Colonial laws that still exist in India

Our nation was dominated by the British for hundreds of years, and they brought about a great deal of positive and negative development. Before the non-British rule, there were no laws or regulations in our country, but after the British arrived, there were many laws, regulations, and decrees. Even after 75 years of independence, some of the laws remain in effect. In this article, we would discuss the colonial rule that still exists in India.

Colonial laws that still exist in India
Image Source: Law Essentials

The Indian Evidence Act, of 1872 

This law was first introduced in 1872 and is still in effect today. This Act lays forth which items can be used as evidence and which ones must be reported in advance to the court of law. Additionally, it lists all of the evidence that may be used in a court of law. Consequently, this statute still has a big impact on legislation.

Indian Penal Code, 1860 

This act was enacted under the chairmanship of Sir Thomas Babington Macaulay in the year 1862. This enactment was based on the simple codification of the law of the England and the Napoleonic Code and the Louisiana Civil Code of 1825. The Indian Penal Code is the official criminal code of India, which crimes and penalties under Indian Law. 

Death Penalty 

The British-drafted Indian Penal Code also includes the death sentence in its list of laws (IPC). Numerous crimes now carry the death penalty as a result of IPC provisions. However, due to judicial interpretation, India’s death penalty law has developed greatly over time. According to Supreme Court precedent, the death penalty is only applied in the rarest of situations for the most egregious of criminal offenses.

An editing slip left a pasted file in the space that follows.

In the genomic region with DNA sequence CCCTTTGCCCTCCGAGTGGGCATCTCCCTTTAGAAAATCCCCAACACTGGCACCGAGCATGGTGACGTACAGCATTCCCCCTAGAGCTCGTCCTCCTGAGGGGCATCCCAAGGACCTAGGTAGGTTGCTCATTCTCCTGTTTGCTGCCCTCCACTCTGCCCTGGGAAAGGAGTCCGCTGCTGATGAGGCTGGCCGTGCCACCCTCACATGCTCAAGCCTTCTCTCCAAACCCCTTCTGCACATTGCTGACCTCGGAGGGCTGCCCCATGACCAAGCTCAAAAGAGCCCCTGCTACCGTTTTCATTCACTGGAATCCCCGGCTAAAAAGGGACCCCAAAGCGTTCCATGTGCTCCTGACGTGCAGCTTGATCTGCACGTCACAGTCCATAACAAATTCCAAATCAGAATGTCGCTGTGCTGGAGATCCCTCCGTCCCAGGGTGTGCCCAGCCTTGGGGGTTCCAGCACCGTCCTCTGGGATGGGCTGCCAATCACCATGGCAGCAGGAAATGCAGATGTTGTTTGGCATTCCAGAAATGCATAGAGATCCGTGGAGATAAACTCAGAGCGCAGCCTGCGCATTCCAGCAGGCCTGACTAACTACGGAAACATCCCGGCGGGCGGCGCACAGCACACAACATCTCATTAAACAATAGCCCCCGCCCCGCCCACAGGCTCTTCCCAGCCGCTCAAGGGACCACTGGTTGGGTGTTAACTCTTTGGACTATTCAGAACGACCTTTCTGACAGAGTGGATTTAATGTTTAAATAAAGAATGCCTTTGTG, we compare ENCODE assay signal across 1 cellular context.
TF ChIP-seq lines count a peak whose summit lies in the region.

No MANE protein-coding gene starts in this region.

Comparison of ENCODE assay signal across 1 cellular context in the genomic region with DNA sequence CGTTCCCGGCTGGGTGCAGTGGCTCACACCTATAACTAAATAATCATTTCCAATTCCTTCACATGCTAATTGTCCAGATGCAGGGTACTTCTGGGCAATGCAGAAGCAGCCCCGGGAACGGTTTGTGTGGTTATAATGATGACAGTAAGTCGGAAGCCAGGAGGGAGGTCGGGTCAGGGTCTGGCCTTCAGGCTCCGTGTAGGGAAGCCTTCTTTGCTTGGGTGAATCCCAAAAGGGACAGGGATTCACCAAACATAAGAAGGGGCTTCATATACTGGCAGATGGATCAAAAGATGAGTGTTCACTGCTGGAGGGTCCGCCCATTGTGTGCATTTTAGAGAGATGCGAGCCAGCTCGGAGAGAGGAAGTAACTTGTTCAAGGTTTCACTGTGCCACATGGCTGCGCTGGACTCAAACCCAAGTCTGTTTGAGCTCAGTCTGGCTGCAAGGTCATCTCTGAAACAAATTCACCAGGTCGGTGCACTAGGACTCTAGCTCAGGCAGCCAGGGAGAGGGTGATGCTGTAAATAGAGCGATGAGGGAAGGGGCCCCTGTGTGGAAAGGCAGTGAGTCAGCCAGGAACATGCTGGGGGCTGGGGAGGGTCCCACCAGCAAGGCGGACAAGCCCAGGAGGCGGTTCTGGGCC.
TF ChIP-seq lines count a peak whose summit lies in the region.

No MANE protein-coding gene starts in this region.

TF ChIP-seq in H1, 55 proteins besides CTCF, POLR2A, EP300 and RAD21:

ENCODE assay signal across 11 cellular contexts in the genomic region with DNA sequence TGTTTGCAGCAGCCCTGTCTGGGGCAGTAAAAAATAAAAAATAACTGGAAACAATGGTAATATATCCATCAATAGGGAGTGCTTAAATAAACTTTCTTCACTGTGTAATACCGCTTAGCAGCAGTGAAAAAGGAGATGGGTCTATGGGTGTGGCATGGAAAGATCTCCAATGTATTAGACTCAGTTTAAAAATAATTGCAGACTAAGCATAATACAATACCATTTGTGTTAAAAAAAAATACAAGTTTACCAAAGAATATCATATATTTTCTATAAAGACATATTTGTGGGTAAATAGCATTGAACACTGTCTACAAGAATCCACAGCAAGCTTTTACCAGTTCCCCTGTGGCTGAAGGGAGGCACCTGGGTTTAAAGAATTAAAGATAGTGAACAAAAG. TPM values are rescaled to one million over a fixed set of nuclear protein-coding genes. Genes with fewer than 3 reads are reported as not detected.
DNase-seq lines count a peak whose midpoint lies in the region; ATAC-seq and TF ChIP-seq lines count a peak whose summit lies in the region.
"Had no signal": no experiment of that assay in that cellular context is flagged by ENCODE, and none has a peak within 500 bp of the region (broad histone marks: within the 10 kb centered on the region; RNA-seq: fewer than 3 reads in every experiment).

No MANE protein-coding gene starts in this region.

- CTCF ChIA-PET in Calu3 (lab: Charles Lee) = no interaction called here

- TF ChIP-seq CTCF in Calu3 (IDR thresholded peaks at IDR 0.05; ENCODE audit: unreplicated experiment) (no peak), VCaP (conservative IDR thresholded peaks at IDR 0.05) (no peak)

The Transfer of Property Act, 1882

This act was also enacted by the British government on July 1, 1882. This Act defines “transfer of property” as “the granting of property to one or more others or to oneself’.  Such transfer can either be in the present or in the future. This act applies to both movable and immovable property. This act is governed by various principles like justice, equity, and good conscience. 

The Foreigners Act, 1946

This Act was also passed prior to independence. According to this Act, anyone who is not an Indian citizen is considered a foreigner. The individual will have to prove whether or not he or she is a foreigner. If anyone believes that a foreign national is staying longer than permitted to stay in India, they must report the suspicion to the nearest police station. If not, legal action will be taken against that person.


The British were present for a long enough period of time to influence and shape the current legal system. While certain laws have only helped the nation’s legislators design the law of the land in a justifiable manner, others that are outdated and just intended to take advantage of the accused should be repealed. Overall, these British rules have done more harm than good, therefore there is no use in upholding them today, 75 years after the country gained its freedom.

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